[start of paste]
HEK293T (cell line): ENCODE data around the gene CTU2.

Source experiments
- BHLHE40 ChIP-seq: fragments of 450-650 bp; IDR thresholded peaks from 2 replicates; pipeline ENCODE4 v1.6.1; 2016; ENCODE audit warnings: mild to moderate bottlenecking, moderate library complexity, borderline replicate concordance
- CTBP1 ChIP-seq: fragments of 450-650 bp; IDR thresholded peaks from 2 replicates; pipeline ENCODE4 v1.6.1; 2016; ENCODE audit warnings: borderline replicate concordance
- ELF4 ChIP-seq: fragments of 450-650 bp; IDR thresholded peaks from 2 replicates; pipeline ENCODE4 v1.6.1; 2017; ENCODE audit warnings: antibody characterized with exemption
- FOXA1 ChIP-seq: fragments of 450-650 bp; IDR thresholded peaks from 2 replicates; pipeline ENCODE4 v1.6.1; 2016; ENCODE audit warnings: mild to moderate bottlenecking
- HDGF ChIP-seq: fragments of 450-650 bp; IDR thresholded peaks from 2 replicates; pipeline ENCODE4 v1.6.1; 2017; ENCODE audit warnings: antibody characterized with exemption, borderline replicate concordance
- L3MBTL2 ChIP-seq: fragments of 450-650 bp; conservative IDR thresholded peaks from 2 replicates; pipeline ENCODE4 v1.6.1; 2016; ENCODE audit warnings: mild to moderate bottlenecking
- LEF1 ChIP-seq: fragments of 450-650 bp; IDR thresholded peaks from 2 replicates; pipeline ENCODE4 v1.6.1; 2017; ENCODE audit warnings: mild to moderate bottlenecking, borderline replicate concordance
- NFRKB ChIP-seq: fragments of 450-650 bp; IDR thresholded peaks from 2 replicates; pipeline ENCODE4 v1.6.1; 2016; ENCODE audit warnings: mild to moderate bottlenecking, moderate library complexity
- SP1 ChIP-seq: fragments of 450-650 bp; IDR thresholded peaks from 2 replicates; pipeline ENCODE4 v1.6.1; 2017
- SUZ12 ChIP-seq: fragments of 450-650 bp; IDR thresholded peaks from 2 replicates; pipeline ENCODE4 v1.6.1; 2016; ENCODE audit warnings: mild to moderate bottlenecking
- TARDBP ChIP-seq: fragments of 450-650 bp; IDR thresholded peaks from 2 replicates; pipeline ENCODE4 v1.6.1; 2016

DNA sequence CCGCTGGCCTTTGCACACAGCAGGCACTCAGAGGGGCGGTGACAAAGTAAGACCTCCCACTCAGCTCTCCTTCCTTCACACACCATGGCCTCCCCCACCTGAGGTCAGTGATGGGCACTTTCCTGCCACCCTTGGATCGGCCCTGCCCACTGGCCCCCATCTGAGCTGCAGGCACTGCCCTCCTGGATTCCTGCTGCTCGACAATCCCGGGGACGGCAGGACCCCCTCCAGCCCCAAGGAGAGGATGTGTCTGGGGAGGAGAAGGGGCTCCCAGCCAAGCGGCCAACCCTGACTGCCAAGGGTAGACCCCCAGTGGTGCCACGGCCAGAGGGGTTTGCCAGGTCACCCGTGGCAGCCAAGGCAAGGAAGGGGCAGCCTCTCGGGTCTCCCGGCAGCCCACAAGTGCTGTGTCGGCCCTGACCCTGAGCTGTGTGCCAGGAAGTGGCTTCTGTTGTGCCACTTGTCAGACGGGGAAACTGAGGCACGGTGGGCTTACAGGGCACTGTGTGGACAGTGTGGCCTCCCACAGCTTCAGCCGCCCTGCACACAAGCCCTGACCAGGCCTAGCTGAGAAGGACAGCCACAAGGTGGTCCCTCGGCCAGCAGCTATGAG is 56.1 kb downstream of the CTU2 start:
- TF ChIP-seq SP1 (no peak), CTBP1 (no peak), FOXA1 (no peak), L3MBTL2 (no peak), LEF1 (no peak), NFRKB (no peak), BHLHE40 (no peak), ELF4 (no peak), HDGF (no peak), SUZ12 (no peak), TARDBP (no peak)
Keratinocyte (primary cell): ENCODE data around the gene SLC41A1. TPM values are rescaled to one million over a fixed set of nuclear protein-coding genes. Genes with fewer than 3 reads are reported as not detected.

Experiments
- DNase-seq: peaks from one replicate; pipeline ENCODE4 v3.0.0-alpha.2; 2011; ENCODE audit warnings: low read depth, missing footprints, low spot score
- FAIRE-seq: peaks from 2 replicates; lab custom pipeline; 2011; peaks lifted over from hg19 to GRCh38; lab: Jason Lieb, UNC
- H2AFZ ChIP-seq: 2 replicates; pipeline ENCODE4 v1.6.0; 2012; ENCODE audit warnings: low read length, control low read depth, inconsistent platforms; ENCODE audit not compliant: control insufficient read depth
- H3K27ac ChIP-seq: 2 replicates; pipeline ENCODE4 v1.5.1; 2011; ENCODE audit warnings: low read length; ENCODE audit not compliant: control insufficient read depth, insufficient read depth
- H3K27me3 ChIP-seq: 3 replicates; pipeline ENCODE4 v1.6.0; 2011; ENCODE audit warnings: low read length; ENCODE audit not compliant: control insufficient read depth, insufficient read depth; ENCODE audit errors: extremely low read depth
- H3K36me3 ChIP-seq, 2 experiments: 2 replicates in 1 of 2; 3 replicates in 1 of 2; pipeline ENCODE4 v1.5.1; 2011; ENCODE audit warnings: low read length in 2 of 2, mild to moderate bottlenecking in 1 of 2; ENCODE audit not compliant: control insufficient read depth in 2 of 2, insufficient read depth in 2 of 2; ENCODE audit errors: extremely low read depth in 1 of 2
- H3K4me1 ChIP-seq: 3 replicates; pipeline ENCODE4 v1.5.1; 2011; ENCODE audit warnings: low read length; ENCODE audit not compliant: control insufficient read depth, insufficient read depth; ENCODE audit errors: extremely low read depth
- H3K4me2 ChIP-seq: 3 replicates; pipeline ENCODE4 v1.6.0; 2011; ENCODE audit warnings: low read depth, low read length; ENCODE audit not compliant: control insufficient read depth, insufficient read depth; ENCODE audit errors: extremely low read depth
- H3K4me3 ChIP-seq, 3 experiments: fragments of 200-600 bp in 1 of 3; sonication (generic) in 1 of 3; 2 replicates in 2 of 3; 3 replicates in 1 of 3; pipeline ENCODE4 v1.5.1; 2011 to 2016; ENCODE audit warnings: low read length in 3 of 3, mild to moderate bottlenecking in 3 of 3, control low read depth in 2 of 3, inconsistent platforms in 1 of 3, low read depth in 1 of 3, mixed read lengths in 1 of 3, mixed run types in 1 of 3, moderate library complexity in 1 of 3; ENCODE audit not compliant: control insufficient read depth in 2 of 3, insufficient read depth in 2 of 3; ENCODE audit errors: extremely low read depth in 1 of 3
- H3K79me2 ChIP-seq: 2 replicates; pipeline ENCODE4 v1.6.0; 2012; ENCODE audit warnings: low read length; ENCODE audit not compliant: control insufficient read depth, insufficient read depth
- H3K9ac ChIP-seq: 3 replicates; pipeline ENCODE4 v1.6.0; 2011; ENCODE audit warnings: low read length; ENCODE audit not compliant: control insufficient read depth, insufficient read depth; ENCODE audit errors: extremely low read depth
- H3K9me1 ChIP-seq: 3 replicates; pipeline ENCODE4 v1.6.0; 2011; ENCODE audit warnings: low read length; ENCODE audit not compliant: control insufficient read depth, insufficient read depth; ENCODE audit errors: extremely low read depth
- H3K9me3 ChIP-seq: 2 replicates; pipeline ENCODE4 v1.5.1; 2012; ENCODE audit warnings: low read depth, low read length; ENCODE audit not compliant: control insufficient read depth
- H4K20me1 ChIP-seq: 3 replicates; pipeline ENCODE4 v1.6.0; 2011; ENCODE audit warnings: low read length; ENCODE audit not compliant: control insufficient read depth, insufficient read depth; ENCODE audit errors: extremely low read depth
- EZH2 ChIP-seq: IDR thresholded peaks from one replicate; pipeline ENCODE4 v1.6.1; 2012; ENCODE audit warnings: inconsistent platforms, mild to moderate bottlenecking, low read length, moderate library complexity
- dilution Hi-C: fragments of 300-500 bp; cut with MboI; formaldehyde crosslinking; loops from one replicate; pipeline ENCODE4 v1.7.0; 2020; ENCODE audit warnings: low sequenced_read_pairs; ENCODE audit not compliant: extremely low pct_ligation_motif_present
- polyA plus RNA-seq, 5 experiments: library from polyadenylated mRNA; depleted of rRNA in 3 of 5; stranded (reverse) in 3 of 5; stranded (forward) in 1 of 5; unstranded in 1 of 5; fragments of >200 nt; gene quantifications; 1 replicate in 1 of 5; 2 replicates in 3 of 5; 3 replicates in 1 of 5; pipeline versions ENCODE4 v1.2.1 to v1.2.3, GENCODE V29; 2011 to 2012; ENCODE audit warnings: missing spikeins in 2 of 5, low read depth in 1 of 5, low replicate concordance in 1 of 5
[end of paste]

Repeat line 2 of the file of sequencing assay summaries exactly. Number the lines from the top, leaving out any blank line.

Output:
Source experiments